Air quality

We regularly monitor the air quality across the South Somerset to ensure it is within the limits set to protect good health.

Air quality in South Somerset


Air Pollutants

Air pollutants are any unwanted substance or chemical that contaminates the air that we breathe resulting in a decline in air quality. The pollutants of most concern in South Somerset are particulates, nitrogen oxides and ozone.

Particulates are small bits of solid or liquid matter, for example soot, dust, fumes and aerosols carried in the air. They are produced by factories, cars and coal burning in some homes.

Oxides of nitrogen (NOx) are emitted from combustion sources such as cars and power stations. Increased emissions are particularly associated with congested traffic.

Ozone, a form of oxygen, is more commonly associated with the ozone layer, which protects life on Earth from the Sun's harmful rays. Near the ground however, it is a harmful pollutant made in the air when other pollutants mix together in sunlight. It is the main gas found in modern smogs.


Human health

The relationship between air quality and health has been well publicised. Most of the main air pollutants can be harmful to health, particularly for those most sensitive to its effects such as children and the elderly.

Particulates in air pollution are one of the main causes of health problems. When we breathe in air pollution, the very fine particulates can easily enter our lungs, where they can cause breathing problems, and over time even lead to cancer.

In significant concentrations nitrogen dioxide can cause serious lung damage with a delayed effect. Health effects of exposure to lower concentrations include shortness of breath and chest pains.

Ozone that forms near to the ground can cause breathing problems and also cause damage to lungs and throats. If you have asthma then the symptoms may be even more severe.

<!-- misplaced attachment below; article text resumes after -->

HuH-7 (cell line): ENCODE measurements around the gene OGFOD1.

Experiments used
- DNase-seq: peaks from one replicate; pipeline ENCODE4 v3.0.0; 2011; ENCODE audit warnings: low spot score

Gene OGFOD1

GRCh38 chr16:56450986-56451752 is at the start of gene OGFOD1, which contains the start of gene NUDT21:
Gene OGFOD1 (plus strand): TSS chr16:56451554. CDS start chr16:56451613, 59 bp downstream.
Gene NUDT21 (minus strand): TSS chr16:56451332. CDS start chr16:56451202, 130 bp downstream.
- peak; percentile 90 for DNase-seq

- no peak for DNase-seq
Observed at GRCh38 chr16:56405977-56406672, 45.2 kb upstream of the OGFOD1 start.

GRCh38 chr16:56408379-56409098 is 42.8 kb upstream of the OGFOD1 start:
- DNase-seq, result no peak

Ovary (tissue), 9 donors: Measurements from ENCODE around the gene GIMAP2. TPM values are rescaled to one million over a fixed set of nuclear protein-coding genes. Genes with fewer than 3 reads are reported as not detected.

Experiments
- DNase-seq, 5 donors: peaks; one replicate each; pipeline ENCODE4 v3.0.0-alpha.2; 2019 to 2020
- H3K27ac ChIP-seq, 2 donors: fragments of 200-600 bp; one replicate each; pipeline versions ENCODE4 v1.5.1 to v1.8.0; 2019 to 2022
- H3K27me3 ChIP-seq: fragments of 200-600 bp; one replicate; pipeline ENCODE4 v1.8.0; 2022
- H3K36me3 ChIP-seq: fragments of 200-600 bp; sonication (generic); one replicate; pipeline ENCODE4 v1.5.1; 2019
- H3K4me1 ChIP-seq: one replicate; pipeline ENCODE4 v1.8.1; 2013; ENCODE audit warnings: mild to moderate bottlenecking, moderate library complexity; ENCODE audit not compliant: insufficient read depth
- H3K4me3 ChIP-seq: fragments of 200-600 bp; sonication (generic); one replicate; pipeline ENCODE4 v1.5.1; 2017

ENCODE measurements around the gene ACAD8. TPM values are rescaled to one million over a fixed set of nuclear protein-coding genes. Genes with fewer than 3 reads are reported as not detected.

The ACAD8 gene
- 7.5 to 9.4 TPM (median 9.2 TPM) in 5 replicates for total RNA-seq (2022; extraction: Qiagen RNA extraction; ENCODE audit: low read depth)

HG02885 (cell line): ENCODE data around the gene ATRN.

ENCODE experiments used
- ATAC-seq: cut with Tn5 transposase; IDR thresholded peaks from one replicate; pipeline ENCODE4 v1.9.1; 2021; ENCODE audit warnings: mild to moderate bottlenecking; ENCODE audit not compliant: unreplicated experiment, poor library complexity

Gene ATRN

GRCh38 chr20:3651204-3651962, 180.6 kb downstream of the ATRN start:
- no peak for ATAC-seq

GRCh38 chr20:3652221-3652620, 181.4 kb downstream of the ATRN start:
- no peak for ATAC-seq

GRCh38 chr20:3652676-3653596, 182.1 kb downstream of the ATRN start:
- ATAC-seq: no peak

What can Individuals do to help improve air quality

Individual action in our own community and towns can help in reducing all kinds of air quality problems.  The primary source of air pollution in South Somerset is from transportation.  So here are some tips on how you can help reduce the impact of our transportation needs.

  • Break the car addiction! Use public transit or join a carpool. Better yet, ride your bike or use your feet. Even if each of us leaves our car at home just once a week, the reduction in emissions will be substantial.
  • Combine trips to save fuel and reduce exhaust. Parking and walking is easier on the air than sitting with your motor running at drive-through restaurants and banks.
  • Don't idle. Idling is running the vehicle, instead of turning it off, when it's sitting still or parked longer than 10 seconds (e.g., when you're waiting for someone). 
  • Idling is not an effective way to warm up a vehicle. The best way to do this is to drive the vehicle slowly for the first few miles or so
  • Switch to cleaner fuels. Cleaner fuels (alternative fuels) are low-polluting fuels that can be used in motor vehicles instead of petrol or diesel. Examples include ethanol, methanol, natural gas and electricity.
  • Slow down and avoid heavy braking when you drive. You'll use less fuel and thereby produce less pollution.
  • Keep your vehicle well maintained with a regular service and an annual emissions check.
  • Use radial tires to cut down on tire drag and save fuel. By inflating your tires to the manufacturer's recommended pressure you'll save up to 10% on fuel consumption.
  • Looking for a new vehicle? Go for a smaller, fuel-efficient model with low emissions. Buy for your regular use, rather than getting a larger vehicle you rarely need.

 

Air quality bulletins

The Yeovil Air Quality Monitoring Station has been decommissioned due to the cost of ongoing maintenance and potential upgrades. Nitrogen dioxide is still monitored using a network of diffusion tubes. The results of this monitoring can be found in our annual reports.

The Charlton Mackrell (formerly Somerton) Air Quality Monitoring Station is now owned and managed by Defra. Data from this station can be viewed on Defra's website

Air quality bulletins up until July 2014 can be viewed using the link on the right

See air quality bulletins


Air quality reports

View air quality reports for South Somerset.

See air quality reports

 National Air Quality Archive